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A fast stereo matching algorithm suitable for embedded real-time systems

Martin Humenberger, Christian Zinner, Michael Weber, Wilfried Kubinger, Markus Vincze
AIT Austrian Institute of Technology, Donau-City-Strasse 1, 1220 Vienna, Austria
Computer Vision and Image Understanding, Volume 114, Issue 11, November 2010, Pages 1180-1202 (04 May 2010)

@article{humenberger2010fast,

   title={A fast stereo matching algorithm suitable for embedded real-time systems},

   author={Humenberger, M. and Zinner, C. and Weber, M. and Kubinger, W. and Vincze, M.},

   journal={Computer Vision and Image Understanding},

   issn={1077-3142},

   year={2010},

   publisher={Elsevier}

}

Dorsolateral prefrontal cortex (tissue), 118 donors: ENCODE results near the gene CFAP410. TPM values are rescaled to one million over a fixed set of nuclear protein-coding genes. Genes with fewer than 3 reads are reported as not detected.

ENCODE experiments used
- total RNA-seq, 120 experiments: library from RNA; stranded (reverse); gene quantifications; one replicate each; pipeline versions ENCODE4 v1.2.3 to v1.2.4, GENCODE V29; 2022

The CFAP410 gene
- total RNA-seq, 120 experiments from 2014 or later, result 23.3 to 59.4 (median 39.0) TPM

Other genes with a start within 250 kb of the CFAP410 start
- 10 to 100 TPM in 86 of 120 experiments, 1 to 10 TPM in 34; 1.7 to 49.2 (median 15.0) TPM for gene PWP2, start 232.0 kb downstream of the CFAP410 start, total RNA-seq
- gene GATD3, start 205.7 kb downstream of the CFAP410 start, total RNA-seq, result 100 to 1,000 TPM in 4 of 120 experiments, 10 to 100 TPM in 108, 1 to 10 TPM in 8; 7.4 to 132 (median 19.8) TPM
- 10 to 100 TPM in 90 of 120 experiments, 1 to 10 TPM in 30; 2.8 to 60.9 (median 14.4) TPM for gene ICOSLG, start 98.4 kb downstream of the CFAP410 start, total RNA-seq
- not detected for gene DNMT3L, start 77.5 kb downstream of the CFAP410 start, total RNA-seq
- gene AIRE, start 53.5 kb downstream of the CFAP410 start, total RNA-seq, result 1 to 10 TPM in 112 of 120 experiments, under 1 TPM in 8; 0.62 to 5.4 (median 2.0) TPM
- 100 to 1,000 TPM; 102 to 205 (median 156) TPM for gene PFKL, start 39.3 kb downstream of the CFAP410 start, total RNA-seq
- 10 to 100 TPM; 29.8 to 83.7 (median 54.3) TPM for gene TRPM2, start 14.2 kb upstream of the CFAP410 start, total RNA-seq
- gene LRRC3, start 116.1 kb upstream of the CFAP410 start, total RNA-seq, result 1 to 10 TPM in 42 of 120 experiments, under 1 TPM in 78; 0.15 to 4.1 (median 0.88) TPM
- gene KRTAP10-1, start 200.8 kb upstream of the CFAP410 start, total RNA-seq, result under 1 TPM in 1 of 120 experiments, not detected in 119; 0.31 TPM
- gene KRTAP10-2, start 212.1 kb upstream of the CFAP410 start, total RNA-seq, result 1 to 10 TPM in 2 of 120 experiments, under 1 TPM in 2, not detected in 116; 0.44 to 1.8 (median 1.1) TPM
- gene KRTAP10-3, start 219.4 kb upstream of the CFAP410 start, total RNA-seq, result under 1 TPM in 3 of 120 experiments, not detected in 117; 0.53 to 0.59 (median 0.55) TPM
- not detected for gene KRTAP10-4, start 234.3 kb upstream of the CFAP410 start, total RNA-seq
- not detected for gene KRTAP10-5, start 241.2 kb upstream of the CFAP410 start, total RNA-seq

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In this paper, the challenge of fast stereo matching for embedded systems is tackled. Limited resources, e.g. memory and processing power, and most importantly real-time capability on embedded systems for robotic applications, do not permit the use of most sophisticated stereo matching approaches. The strengths and weaknesses of different matching approaches have been analyzed and a well-suited solution has been found in a Census-based stereo matching algorithm. The novelty of the algorithm used is the explicit adaption and optimization of the well-known Census transform in respect to embedded real-time systems in software. The most important change in comparison with the classic Census transform is the usage of a sparse Census mask which halves the processing time with nearly unchanged matching quality. This is due the fact that large sparse Census masks perform better than small dense masks with the same processing effort. The evidence of this assumption is given by the results of experiments with different mask sizes. Another contribution of this work is the presentation of a complete stereo matching system with its correlation-based core algorithm, the detailed analysis and evaluation of the results, and the optimized high speed realization on different embedded and PC platforms. The algorithm handles difficult areas for stereo matching, such as areas with low texture, very well in comparison to state-of-the-art real-time methods. It can successfully eliminate false positives to provide reliable 3D data. The system is robust, easy to parameterize and offers high flexibility. It also achieves high performance on several, including resource-limited, systems without losing the good quality of stereo matching. A detailed performance analysis of the algorithm is given for optimized reference implementations on various commercial of the shelf (COTS) platforms, e.g. a PC, a DSP and a GPU, reaching a frame rate of up to 75 fps for 640×480 images and 50 disparities. The matching quality and processing time is compared to other algorithms on the Middlebury stereo evaluation website reaching a middle quality and top performance rank. Additional evaluation is done by comparing the results with a very fast and well-known sum of absolute differences algorithm using several Middlebury datasets and real-world scenarios.
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